Combined pharmacotherapy and behavioural interventions for smoking cessation.
Stead LF., Lancaster T.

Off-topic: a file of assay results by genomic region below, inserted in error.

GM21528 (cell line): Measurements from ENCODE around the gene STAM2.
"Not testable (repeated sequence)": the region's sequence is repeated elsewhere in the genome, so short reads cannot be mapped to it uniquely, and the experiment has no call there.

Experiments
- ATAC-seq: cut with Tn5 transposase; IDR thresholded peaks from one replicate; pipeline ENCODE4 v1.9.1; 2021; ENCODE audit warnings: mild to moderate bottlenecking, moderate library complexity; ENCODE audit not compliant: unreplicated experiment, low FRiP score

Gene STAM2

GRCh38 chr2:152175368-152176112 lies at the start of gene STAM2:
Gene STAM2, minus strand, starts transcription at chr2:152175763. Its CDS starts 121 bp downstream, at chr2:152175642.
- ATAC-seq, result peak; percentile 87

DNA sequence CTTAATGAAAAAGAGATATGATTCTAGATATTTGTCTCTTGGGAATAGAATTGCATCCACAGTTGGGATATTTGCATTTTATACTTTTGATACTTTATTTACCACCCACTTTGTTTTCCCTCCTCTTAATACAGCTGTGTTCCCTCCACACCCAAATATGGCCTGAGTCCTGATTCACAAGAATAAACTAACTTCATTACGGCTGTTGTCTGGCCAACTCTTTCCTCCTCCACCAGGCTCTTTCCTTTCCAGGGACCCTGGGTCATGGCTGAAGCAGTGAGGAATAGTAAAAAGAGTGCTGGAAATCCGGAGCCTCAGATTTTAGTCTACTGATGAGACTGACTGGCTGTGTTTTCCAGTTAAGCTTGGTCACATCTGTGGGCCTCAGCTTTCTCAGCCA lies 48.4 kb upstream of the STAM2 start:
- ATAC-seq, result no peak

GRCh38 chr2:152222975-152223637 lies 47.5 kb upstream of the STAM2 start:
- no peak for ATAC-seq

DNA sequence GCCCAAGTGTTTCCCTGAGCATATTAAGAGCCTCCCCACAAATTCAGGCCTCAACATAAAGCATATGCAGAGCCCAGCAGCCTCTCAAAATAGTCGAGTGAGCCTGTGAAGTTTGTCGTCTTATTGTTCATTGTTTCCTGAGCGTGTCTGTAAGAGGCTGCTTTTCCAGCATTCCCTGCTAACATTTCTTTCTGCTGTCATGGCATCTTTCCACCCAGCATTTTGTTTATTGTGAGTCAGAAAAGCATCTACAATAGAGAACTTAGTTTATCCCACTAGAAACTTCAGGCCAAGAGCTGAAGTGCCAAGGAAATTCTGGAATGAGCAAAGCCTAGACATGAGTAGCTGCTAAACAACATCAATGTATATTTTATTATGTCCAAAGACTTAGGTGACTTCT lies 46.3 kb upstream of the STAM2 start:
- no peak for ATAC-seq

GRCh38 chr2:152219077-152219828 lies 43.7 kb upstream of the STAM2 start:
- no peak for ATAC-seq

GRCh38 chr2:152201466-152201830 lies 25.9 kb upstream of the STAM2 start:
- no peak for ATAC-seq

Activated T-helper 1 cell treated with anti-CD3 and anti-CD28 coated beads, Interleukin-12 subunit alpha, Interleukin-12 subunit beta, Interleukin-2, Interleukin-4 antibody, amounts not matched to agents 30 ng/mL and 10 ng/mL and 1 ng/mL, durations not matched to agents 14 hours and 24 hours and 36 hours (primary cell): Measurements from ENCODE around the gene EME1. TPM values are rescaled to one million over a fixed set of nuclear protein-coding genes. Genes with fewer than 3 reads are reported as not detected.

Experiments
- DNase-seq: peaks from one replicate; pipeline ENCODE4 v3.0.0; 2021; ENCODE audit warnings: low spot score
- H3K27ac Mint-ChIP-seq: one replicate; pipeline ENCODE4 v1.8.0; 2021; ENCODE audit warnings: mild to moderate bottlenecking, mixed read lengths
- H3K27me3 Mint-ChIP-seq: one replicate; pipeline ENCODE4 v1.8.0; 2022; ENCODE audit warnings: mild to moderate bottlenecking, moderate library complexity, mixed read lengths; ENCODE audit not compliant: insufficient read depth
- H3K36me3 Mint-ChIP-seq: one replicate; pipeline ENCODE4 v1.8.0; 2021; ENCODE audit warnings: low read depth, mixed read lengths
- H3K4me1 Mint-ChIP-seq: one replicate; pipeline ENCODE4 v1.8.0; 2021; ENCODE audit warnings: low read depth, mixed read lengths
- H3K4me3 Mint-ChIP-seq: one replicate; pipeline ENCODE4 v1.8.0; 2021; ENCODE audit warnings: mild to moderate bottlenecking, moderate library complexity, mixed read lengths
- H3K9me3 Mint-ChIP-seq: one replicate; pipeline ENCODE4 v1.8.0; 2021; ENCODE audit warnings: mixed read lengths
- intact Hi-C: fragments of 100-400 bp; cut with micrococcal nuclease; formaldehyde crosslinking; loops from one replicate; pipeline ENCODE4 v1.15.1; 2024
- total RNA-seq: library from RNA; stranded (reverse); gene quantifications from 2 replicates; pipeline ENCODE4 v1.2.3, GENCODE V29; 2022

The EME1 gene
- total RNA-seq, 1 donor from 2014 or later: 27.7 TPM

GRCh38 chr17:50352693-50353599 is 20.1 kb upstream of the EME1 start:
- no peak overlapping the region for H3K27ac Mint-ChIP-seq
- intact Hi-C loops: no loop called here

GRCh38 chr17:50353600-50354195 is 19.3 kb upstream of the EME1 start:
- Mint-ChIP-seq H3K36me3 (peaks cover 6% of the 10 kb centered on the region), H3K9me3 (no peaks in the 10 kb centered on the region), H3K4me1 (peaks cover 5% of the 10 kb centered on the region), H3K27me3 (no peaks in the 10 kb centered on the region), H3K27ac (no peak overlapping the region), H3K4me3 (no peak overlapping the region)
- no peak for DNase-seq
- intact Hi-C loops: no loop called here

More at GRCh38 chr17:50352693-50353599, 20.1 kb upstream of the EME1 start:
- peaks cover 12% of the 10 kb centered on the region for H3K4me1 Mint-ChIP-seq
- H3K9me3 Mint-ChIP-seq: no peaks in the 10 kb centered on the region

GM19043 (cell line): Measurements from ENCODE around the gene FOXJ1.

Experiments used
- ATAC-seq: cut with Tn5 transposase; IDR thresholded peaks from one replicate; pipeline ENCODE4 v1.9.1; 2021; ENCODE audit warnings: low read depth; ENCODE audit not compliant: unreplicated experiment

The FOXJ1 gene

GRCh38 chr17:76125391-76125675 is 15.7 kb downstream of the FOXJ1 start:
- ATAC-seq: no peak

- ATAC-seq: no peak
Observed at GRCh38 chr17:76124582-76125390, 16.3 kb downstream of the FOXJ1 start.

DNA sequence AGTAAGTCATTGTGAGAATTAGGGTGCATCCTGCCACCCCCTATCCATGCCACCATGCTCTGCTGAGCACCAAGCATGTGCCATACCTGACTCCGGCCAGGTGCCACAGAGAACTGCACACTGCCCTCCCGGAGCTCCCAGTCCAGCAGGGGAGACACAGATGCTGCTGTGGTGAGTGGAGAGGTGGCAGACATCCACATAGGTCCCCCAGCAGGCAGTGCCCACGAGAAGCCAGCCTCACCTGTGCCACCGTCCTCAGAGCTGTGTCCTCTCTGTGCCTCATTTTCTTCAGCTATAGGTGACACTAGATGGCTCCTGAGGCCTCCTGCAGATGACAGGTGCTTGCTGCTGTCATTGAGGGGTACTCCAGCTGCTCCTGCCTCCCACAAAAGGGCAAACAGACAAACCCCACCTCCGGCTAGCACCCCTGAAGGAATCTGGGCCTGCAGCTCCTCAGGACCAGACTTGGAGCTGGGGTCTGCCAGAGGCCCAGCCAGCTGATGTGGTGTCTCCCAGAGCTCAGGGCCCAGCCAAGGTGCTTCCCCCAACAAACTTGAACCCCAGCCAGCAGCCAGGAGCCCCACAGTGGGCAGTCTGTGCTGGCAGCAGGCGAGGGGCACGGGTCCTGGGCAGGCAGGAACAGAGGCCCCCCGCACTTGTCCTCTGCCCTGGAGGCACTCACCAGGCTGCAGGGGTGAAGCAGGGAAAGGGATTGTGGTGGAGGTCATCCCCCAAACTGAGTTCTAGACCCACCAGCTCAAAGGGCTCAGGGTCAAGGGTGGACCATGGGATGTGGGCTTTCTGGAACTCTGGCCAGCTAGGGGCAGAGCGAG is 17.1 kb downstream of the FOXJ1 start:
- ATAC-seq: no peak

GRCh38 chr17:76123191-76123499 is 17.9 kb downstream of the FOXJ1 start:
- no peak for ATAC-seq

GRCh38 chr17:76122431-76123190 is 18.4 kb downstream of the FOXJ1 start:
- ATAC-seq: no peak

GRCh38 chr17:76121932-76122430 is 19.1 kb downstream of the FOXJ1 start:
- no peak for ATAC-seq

Both behavioural support (including brief advice and counselling) and pharmacotherapies (including nicotine replacement therapy (NRT), varenicline and bupropion) are effective in helping people to stop smoking. Combining both treatment approaches is recommended where possible, but the size of the treatment effect with different combinations and in different settings and populations is unclear. To assess the effect of combining behavioural support and medication to aid smoking cessation, compared to a minimal intervention or usual care, and to identify whether there are different effects depending on characteristics of the treatment setting, intervention, population treated, or take-up of treatment. We searched the Cochrane Tobacco Addiction Group Specialised Register in July 2012 for records with any mention of pharmacotherapy, including any type of NRT, bupropion, nortriptyline or varenicline. Randomized or quasi-randomized controlled trials evaluating combinations of pharmacotherapy and behavioural support for smoking cessation, compared to a control receiving usual care or brief advice or less intensive behavioural support. We excluded trials recruiting only pregnant women, trials recruiting only adolescents, and trials with less than six months follow-up. Search results were prescreened by one author and inclusion or exclusion of potentially relevant trials was agreed by both authors. Data was extracted by one author and checked by the other.The main outcome measure was abstinence from smoking after at least six months of follow-up. We used the most rigorous definition of abstinence for each trial, and biochemically validated rates if available. We calculated the risk ratio (RR) and 95% confidence interval (CI) for each study. Where appropriate, we performed meta-analysis using a Mantel-Haenszel fixed-effect model. Forty-one studies with a total of more than 20,000 participants met the inclusion criteria. A large proportion of studies recruited people in healthcare settings or with specific health needs. Most studies provided NRT. Behavioural support was typically provided by specialists in cessation counselling, who offered between four and eight contact sessions. The planned maximum duration of contact was typically more than 30 minutes but less than 300 minutes. Overall, studies were at low or unclear risk of bias, and findings were not sensitive to the exclusion of any of the three studies rated at high risk of bias in one domain. One large study (the Lung Health Study) contributed heterogeneity due to a substantially larger treatment effect than seen in other studies (RR 3.88, 95% CI 3.35 to 4.50). Since this study used a particularly intensive intervention which included extended availability of nicotine gum, multiple group sessions and long term maintenance and recycling contacts, the results may not be comparable with the interventions used in other studies, and hence it was not pooled in other analyses. Based on the remaining 40 studies (15,021 participants) there was good evidence for a benefit of combination pharmacotherapy and behavioural treatment compared to usual care or brief advice or less intensive behavioural support (RR 1.82, 95% CI 1.66 to 2.00) with moderate statistical heterogeneity (I 2 = 40%). The pooled estimate for 31 trials that recruited participants in healthcare settings (RR 2.06, 95% CI 1.81 to 2.34) was higher than for eight trials with community-based recruitment (RR 1.53, 95% CI 1.33 to 1.76). Pooled estimates were lower in a subgroup of trials where the behavioural intervention was provided by specialist counsellors versus trials where counselling was linked to usual care (specialist: RR 1.73, 95% CI 1.55 to 1.93, 28 trials; usual provider: RR 2.41, 95% CI 1.91 to 3.02, 8 trials) but this was largely attributable to the small effect size in two trials using specialist counsellors where the take-up of the planned intervention was low, and one usual provider trial with alarge effect. There was little indirect evidence that the relative effect of an intervention differed according to whether participants in a trial were required to be motivated to make a quit attempt or not. There was only weak evidence that studies offering more sessions had larger effects and there was not clear evidence that increasing the duration of contact increased the effect, but there was more evidence of a dose-response relationship when analyses were limited to trials where the take-up of treatment was high. Interventions that combine pharmacotherapy and behavioural support increase smoking cessation success compared to a minimal intervention or usual care. Further trials would be unlikely to change this conclusion. We did not find strong evidence from indirect comparisons that offering more intensive behavioural support was associated with larger treatment effects but this could be because intensive interventions are less likely to be delivered in full.